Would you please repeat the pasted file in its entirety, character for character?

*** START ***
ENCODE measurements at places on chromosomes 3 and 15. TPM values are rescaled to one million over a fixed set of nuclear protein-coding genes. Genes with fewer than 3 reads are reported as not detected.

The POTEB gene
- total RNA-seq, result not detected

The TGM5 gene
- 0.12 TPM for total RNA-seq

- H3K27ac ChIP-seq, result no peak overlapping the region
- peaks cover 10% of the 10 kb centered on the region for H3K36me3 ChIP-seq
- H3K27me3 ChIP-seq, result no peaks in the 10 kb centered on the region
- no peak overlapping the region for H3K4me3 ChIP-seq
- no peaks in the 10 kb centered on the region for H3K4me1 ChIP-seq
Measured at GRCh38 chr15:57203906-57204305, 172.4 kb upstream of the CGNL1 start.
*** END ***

ENCODE measurements at places on chromosomes 3 and 15. TPM values are rescaled to one million over a fixed set of nuclear protein-coding genes. Genes with fewer than 3 reads are reported as not detected.

The POTEB gene
- total RNA-seq, result not detected

The TGM5 gene
- 0.12 TPM for total RNA-seq

- H3K27ac ChIP-seq, result no peak overlapping the region
- peaks cover 10% of the 10 kb centered on the region for H3K36me3 ChIP-seq
- H3K27me3 ChIP-seq, result no peaks in the 10 kb centered on the region
- no peak overlapping the region for H3K4me3 ChIP-seq
- no peaks in the 10 kb centered on the region for H3K4me1 ChIP-seq
Measured at GRCh38 chr15:57203906-57204305, 172.4 kb upstream of the CGNL1 start.